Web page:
The Dingo - Australia's Wild Dog
(Canis lupus dingo)
The dingo arrived in Australia around 2000 BC, probably brought by Asian seafarers in a semi-domesticated state. The timing of its arrival, its solitary habits, and the rigors of the climate isolated it from further domestication. Also called a warrigal, the dingo belongs to a completely different taxonomic group than most dogs, one that was named after it, Canis lupus dingo.
Known to be very shy, dingoes live mainly in the outback of Australia. After sheepherders protested against the loss of their sheep to dingo predation in the 19th century, the "Dingo Fence" was built and completed in 1885. The fence is longer than the Great Wall of China, measuring over 3,400 miles in length, and effectively isolates dingoes from the fertile southeastern part of Australia.
- Threatened in the wild, the dingo may "play possum," feigning death to escape an attack.
- The dingo appears in prehistoric images painted or inscribed on rock faces, signifying a spiritual role in Aboriginal life.
- Marking the affinity between the dingo and the Aborigines, puppies sometimes fed at the breasts of Aboriginal women. They were said to comfort women who had lost their babies, or whose children could not survive due to a lack of food. When grown, these dingoes returned to the wild.
- According to another story, the dingo apparently served as a living blanket for the Aboriginals, who used the term "three dog night" to describe a particularly cold night.
- If a dingo loses it mate -- its lifelong partner -- it may mourn itself to death.
Distribution, Habitat and Diet
When the First Fleet, a group of English convicts and their guards, arrived at the future site of Sidney on 26 January 1788, the dingo ranged across most of Australia except for Tasmania. Today, the dingo has been excluded from much of southeastern Australia and the southwestern tip of western Australia.
The adaptable dingo survives in almost all the different habitats that Australia offers as long as there is enough prey, cover and water. It has even increased its population in arid areas where, thanks to European settlements, it has access to more water and to a large introduced rabbit population.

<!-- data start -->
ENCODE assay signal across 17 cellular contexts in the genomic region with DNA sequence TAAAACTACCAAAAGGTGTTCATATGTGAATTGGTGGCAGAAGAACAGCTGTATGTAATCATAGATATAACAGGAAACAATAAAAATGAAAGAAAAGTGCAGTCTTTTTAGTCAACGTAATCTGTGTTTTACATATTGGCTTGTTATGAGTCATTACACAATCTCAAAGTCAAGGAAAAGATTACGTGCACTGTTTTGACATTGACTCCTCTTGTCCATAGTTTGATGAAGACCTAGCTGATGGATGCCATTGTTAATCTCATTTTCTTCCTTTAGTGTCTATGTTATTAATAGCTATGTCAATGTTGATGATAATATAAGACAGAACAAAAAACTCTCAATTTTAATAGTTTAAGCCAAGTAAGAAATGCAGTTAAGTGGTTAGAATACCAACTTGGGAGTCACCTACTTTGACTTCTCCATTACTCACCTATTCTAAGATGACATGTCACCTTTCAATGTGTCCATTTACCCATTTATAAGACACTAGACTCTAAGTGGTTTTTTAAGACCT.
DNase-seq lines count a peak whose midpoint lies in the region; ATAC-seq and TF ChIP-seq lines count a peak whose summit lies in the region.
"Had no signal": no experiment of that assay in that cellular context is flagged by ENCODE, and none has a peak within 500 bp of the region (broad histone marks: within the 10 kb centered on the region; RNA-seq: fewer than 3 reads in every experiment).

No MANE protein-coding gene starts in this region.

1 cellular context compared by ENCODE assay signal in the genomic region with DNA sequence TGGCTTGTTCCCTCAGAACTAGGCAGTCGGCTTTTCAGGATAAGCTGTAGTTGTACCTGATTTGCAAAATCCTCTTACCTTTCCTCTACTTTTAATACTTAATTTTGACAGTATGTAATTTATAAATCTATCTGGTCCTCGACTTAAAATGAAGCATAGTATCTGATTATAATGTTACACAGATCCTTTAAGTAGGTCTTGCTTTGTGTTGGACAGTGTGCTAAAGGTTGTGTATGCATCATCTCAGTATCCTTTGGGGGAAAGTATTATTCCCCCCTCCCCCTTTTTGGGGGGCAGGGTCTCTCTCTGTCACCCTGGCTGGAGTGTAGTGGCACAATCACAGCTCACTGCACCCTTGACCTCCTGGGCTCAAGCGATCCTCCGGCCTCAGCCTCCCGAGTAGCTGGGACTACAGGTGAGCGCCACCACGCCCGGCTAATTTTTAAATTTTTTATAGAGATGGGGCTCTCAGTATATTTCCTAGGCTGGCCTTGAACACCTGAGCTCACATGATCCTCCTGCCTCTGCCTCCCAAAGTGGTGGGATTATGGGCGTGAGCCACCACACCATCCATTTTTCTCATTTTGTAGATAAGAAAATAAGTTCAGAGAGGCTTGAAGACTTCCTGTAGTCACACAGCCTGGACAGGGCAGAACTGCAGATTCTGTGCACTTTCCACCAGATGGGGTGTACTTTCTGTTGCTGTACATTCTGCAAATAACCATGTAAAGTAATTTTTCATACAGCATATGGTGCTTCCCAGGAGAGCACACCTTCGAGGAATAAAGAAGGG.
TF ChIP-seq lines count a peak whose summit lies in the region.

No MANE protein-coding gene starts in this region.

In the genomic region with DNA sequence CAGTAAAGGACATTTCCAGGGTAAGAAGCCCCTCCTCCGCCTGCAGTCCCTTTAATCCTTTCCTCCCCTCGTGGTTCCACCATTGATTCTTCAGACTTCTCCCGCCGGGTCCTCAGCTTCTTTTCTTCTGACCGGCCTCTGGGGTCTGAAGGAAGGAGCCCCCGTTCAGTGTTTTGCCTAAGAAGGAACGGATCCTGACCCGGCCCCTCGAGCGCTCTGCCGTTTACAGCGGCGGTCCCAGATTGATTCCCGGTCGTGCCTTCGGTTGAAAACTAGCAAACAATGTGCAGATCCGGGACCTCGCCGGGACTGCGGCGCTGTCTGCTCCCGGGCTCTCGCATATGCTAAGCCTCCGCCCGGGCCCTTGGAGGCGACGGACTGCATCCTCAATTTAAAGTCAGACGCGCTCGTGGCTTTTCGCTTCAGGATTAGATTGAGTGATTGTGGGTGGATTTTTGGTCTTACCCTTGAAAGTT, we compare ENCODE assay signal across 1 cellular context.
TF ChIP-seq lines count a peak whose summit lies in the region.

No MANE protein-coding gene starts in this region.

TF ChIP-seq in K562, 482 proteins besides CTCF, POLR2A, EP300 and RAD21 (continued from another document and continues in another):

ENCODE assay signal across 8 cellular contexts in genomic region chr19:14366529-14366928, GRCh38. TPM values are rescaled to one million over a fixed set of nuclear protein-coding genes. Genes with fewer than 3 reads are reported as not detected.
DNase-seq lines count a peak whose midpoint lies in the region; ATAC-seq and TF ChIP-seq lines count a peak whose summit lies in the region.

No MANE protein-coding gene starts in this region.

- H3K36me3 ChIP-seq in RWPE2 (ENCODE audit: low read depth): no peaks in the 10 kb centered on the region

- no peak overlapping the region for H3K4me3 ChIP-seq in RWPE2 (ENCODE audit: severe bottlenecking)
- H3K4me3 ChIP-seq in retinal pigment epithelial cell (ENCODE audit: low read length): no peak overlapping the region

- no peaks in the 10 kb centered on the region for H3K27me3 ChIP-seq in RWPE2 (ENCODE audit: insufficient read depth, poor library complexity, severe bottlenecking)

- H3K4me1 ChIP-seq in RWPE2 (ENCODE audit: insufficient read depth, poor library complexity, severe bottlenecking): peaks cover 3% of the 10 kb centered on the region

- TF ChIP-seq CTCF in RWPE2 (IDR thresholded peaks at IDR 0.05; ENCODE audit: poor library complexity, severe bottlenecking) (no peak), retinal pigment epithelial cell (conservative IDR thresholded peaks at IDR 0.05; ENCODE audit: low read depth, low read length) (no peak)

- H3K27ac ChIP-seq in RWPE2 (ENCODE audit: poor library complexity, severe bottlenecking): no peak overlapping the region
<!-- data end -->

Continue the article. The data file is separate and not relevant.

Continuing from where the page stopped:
Dingoes eat mostly mammals, though reptiles, birds, invertebrates and seeds are consumed as well. In the northern tropical wetlands, its favored prey include magpie geese, rodents and wallabies; and in the arid central ranges, rabbits, rodents, lizards and red kangaroos. The dingo also scavenges carcasses, and it often caches surplus food.
Behavior and Life Cycle
The dingo has a flexible social structure, which depends on the nature of its habitat and the availability of prey. Usually the dingo belongs to a pack of sometimes a dozen animals, with a dominant pair and two or three generations of their offspring. A young male may range alone, prospecting for a mate and seeking out new territory.
The dingo adjusts its hunting strategies to the abundance and size of available prey. A large pack may sight, pursue, surround and kill larger animals such as a red kangaroo. The leader of the pack turns the large prey into the path of the pursuing dingoes, which surround and attack the animal. They have also been known to drive animals into fences to corner them. Sometimes the dingoes pursue the prey in relays, driving it to exhaustion before attacking. The pack attacks from several directions, hamstringing an adult quarry, then going for its throat, or the pack may attack a juvenile quarry by attacking the back of the neck. Solitary dingoes, often tracking by scent, may be more successful than a pack when hunting smaller prey such as a rabbit. Dingoes are known to go for the throat when they are able.